Joseph and the Amazing Technicolor Dreamcoat is a musical with lyrics by Tim Rice and music by Andrew Lloyd Webber. The story is based on the "coat of many colours" story of Joseph from the Bible's Book of Genesis and was the first Lloyd Webber and Rice musical to be performed publicly. It was originally written, by commission, for a school choir to perform. The show has little spoken dialogue; it is almost entirely sung-through. Its family-friendly story, familiar themes and catchy music make is a firm favourite. According to the owner of the copyright, the Really Useful Group, by 2008 more than 20,000 schools and amateur theatre groups had staged productions. Airedale Academy did a fine job in bringing this musical to the stage at the Castleford, Phoenix Theatre.
The staging was simplistic but very effective with raised a rostra creating diamond shaped steps and a screen on which lighting was used to portray both mood and colour. This production was obviously about the young performers and the set and staging emphasised this. The enthusiasm from the young performers aged between 12 and 15 was evident from the very onset and this was a delight to witness. The show opened with a very capable narrator played by Hollie Maiden, who had a lovely voice. She was later joined on stage by two additional narrators Kaci Hepworth and Jemima Kadzirange. Collectively, these talented young ladies told us the story and sang a sometimes difficult, narrative with great professionalism and ease. As these three girls gain in confidence and age, I am sure they will become very accomplished performers.
The strength of this production was in the ensemble and the show had some wonderful and extensive choreography which was both inclusive and relevant. It was great to see so many students involved and I was particularly impressed how the younger students shared the stage with older, more experienced performers. The sense of 'team' was very evident.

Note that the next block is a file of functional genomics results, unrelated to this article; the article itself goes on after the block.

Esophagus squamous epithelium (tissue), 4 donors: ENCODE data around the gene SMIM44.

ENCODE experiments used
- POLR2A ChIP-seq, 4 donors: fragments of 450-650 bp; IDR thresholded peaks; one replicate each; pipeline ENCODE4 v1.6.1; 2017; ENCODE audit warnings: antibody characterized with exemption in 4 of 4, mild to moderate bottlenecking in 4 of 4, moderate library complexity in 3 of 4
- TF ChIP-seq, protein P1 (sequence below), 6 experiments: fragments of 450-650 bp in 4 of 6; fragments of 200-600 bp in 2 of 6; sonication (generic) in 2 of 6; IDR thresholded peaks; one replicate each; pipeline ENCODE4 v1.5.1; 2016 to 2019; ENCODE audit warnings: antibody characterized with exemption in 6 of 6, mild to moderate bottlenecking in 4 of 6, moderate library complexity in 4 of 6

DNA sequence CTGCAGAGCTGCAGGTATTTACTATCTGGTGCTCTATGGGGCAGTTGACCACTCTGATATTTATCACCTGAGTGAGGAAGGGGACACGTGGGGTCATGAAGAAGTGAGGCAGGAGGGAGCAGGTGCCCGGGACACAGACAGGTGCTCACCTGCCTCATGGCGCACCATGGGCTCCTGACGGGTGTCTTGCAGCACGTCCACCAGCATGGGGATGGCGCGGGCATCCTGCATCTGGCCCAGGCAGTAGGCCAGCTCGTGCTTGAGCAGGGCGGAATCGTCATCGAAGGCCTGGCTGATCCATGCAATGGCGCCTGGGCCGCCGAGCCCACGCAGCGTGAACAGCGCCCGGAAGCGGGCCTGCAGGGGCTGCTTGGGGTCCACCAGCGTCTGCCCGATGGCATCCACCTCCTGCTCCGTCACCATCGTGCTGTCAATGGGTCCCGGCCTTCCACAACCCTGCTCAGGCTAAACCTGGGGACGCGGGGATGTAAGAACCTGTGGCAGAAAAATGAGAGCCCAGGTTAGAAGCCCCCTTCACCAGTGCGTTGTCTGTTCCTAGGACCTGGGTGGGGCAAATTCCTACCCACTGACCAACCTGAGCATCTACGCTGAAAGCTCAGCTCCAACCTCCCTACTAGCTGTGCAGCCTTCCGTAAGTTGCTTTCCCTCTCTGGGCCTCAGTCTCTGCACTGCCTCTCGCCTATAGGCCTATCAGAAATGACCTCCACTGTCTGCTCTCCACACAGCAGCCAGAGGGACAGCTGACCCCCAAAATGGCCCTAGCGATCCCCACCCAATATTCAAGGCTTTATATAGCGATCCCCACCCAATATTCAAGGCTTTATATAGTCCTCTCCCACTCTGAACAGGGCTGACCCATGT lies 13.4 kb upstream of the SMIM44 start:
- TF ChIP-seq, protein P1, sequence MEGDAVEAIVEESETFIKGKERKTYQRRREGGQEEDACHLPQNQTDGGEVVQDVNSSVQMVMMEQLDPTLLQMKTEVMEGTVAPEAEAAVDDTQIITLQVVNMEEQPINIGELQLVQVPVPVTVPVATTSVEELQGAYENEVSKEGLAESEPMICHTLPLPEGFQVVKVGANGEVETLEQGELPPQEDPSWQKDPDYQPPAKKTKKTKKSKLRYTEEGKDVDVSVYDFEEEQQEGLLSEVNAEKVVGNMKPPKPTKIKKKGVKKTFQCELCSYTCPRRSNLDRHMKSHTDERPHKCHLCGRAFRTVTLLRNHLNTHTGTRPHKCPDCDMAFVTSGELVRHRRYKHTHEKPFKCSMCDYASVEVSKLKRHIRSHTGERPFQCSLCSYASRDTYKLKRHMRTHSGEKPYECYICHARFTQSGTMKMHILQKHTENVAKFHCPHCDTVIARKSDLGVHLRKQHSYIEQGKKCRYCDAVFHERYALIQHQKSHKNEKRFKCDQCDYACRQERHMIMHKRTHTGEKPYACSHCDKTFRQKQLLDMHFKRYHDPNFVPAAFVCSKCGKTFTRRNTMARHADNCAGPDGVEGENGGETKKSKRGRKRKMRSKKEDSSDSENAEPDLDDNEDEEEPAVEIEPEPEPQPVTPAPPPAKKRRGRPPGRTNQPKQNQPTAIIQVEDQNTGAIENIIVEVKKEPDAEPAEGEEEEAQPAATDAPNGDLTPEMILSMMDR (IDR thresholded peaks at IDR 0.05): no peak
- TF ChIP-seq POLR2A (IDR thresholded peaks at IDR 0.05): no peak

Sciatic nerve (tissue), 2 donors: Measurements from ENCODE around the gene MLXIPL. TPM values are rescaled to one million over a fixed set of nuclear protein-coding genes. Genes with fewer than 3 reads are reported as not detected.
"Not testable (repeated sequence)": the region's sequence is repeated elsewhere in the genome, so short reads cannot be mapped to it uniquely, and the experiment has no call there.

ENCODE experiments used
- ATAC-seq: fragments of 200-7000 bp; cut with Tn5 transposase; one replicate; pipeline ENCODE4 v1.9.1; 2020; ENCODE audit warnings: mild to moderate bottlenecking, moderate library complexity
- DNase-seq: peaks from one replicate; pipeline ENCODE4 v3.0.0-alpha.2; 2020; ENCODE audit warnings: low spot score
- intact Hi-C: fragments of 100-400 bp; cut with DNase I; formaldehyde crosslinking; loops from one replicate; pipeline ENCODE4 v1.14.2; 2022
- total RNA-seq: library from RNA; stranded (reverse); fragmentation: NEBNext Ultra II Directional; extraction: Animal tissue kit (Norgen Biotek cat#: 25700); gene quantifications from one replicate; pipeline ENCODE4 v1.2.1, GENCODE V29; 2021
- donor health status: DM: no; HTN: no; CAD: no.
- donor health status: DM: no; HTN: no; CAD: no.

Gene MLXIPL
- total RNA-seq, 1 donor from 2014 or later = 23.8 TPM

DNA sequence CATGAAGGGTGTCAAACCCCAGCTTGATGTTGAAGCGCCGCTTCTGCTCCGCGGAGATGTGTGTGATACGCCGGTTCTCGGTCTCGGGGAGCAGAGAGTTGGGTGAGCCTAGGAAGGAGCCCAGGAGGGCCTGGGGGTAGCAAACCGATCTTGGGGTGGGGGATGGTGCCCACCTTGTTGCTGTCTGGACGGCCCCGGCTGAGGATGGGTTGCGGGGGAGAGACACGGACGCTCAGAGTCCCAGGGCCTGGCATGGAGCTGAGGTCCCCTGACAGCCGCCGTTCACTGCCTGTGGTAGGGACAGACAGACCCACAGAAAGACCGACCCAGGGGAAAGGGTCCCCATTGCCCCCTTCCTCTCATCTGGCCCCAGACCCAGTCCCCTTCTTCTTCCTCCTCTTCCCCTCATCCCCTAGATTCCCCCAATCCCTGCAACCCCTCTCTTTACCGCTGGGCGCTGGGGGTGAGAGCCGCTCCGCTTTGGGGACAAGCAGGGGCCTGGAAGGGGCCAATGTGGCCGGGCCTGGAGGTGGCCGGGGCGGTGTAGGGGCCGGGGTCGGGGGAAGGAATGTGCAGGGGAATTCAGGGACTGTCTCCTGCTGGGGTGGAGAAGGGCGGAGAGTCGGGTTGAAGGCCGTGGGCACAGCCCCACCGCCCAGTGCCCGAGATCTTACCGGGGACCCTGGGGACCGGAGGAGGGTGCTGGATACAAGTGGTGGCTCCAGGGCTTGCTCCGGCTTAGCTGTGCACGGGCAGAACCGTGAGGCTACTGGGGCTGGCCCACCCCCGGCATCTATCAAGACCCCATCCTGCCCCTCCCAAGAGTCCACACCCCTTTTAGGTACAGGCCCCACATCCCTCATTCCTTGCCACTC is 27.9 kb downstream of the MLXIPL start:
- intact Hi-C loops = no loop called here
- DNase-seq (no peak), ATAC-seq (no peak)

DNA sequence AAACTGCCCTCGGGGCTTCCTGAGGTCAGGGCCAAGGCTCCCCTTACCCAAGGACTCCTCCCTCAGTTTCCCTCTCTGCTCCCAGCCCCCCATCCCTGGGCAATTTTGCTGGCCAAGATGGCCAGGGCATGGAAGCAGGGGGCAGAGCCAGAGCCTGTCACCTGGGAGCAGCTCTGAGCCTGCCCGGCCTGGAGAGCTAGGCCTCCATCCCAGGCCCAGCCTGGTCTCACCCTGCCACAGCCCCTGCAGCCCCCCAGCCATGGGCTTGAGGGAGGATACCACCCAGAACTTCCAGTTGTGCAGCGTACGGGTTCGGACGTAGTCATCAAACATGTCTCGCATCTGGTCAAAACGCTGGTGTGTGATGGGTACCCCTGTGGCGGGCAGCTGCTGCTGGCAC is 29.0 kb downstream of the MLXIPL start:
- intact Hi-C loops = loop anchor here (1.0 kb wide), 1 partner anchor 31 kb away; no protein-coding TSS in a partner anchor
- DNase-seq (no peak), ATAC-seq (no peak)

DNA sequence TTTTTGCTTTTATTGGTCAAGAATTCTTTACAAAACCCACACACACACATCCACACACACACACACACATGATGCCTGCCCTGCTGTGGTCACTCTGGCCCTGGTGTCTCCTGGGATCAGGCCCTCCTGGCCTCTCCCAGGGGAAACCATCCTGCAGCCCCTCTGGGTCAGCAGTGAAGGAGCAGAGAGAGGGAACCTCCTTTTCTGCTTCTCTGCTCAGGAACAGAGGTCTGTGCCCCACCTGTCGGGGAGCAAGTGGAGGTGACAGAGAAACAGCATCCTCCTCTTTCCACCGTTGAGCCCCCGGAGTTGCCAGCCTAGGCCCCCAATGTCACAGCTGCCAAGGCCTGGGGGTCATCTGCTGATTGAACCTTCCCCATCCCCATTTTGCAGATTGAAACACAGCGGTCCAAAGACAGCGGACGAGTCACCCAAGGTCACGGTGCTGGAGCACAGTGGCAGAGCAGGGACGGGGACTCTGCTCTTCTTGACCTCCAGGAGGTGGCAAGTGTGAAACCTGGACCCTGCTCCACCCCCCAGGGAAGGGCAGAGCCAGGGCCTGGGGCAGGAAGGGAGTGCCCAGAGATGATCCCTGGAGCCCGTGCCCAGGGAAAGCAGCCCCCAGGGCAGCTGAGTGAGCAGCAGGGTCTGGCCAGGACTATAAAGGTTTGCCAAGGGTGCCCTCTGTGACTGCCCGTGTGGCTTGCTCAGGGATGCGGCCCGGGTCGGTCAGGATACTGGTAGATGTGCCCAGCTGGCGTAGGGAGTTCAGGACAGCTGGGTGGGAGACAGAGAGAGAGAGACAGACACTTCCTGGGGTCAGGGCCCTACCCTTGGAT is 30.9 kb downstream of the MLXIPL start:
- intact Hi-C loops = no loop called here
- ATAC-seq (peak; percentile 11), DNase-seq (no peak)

Joseph's brothers were played with strong, individual characterisations and the modern costume of orange overalls really worked. I particularly enjoyed their rendition of 'Canaan Days', and Kyron Bennett, as the soloist, is a definite talent to watch out for in the very near future. 'Benjamin's Calypso' was equally enjoyable with authentic movement but, with a modern twist and all the brother's supported Kai Harris and Tom Asprey's enjoyable vocal very well.
Both Potipher and the Pharaoh gave their all and added the comedic moments to the show. These two characters were backed by the whole ensemble and the enjoyment on the performer's faces, showed they obviously really loved performing these two numbers!
My special mention must go to a very sincere and mature performance by Jayden Harling in the title role of 'Joseph'. This young man has a fabulous understanding of acting through song and his portrayal was both honest and engaging. He was very relaxed on stage and as an audience member I totally empathised with his character. As an already seasoned performer, at such a young age, I predict he has a bright future in the theatre.
I thoroughly enjoyed the show and left the theatre both smiling and celebrating. With a supportive, educational establishment and Arts teachers who give so much of their own precious time to nurture and give our young people the opportunity to experience the arts; allowing them to develop skills and grow in confidence whilst doing so; the state of our country's theatrical future is in very safe hands. It is from experiences such as these that the love of theatre is born and pursued. Well done to all involved, you enjoyed every moment as much as your audience and I applaud you.
Reviewer: Neil Davidson
Reviewed: 27th February 2018